Where we’ve been? Attending the May 2018 National Science Board Meeting ?>

Where we’ve been? Attending the May 2018 National Science Board Meeting


This month, the National Science Board convened to review multiple initiatives from the National Science Foundation. The board discussed the NSF’s activities to support the skilled technical workforce, provided an update on appropriations, unveiled the agency’s new stewardship model and presented plans to generate new research ideas.

Supporting the skilled technical workforce

For the past year, the board has been conducting a number of listening sessions to better understand the United States’ skilled technical workforce.  Early in the life span of many academic institutions, there was a closer relationship with industry than currently exists.  While the social contract has shifted, students graduating with degrees in STEM have still been expected to have the skills and training necessary to be successful in industry.

To address the training shortfalls across different disciplines, board members discussed creating funding streams for faculty to step away periodically from their institutions to work in industry and use their experiences to ensure that their courses are better aligned with industry skills and needs.

Moving forward, the board plans continue conducting listening sessions and to establish a set of goals and metrics to make its efforts in this space sustainable. The board will produce a list of preliminary findings, a summary of outcomes from its recent activities, and develop a web portal to direct stakeholders to relevant information.

Update on appropriations

The NSF sent its plan to Congress for how it will use the additional $408 million provided by lawmakers for fiscal year 2018. The particulars of the plan, however, remain confidential pending congressional approval. What we do know is that this plan is markedly different from the budget reductions proposed by President Donald Trump. The agency’s fiscal year 2019 budget request, if enacted, would return NSF funding back to fiscal year 2017 levels, which include a 4 percent overall budget reduction and a reduction of new Graduate Research Fellows to 1,500 students.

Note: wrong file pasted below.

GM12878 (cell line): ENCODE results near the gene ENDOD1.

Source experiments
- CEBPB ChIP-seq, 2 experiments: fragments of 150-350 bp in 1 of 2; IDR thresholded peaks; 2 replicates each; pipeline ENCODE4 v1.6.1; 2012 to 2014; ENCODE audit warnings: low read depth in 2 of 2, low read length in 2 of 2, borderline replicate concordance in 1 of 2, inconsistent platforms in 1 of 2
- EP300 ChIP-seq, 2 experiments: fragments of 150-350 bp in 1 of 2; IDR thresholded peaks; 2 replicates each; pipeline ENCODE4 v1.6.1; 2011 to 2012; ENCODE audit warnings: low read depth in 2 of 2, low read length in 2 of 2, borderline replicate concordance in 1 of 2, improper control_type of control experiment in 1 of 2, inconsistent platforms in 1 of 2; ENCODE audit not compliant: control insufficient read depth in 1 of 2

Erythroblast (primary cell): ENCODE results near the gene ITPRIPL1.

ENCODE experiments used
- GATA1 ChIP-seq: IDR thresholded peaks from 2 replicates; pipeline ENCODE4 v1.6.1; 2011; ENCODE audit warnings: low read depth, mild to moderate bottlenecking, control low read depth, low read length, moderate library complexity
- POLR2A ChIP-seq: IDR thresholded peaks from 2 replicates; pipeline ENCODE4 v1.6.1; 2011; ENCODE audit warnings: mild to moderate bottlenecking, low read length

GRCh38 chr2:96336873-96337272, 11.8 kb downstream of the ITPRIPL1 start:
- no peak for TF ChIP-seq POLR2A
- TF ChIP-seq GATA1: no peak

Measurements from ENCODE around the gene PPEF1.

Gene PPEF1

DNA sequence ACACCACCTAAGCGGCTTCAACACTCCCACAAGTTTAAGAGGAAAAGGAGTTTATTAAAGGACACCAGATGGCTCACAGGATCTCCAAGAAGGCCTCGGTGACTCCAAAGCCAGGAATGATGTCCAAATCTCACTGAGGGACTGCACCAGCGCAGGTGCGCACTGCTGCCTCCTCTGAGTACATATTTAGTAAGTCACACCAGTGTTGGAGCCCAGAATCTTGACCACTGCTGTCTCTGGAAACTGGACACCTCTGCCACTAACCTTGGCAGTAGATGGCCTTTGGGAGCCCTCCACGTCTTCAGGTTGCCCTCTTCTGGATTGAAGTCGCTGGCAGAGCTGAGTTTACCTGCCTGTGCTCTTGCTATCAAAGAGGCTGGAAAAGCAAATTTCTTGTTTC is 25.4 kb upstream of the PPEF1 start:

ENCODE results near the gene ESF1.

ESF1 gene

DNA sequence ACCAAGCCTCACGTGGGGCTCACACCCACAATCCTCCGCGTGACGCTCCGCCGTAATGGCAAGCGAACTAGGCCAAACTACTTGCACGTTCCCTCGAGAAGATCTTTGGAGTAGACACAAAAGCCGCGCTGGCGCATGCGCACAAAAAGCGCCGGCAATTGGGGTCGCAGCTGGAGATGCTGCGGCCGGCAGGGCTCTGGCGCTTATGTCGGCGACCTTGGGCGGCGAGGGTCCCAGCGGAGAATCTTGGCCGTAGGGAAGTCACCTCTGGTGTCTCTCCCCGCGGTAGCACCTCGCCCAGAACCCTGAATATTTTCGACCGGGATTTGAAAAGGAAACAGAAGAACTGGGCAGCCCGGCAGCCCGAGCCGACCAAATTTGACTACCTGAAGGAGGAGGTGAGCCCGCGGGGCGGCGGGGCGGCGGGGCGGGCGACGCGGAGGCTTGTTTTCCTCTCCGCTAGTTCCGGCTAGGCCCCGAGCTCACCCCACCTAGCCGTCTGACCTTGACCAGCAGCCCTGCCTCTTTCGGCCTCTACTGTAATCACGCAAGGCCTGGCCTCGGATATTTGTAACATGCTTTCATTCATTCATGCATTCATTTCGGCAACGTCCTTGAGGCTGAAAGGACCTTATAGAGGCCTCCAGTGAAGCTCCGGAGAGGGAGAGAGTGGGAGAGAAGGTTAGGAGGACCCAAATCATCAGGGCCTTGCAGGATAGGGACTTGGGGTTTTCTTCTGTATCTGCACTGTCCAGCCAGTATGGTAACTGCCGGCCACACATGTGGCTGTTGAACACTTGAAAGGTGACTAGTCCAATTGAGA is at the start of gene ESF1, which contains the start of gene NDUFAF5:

The new stewardship model

NSF Director France Córdova presented the agency’s new program management model and its Convergence Accelerators. Under the revised stewardship model, none of the agency’s 10 big ideas will belong to any directorate but instead will be managed across the agency. In addition, the Convergence Accelerators will implore a model that is designed to be more intentional than the agency’s current research programs by leveraging new and existing external partnerships for projects with fixed terms.

Selection of Convergence Accelerators will occur through an evaluation of team pitches instead of the current 15-page research proposal driven paradigm.  Successful pitches will lead to large awards culminating in a competition for monetary prizes.  The NSF has already identified the first two accelerator tracks, “Harnessing the data revolution” and “Future of work at the human technology frontier,” which have been included in its fiscal year 2019 budget justification.

Generating new research ideas

Lastly, the board announced the NSF 2026 Idea Machine. Through this initiative the agency plans to open up scientific research to the full community, allowing anyone over 14 years old to submit a project idea with prizes awarded to winning entries. The NSF 2026 Idea Machine will launch in August, and the agency will announce the first set of winners in August 2019.  It should be noted that ideas created through the NSF 2026 Idea Machine will help inform the agency’s research areas but not will serve as formal research proposals.

Recordings from the open sessions can be viewed here.

Slides from the open sessions can be viewed here.

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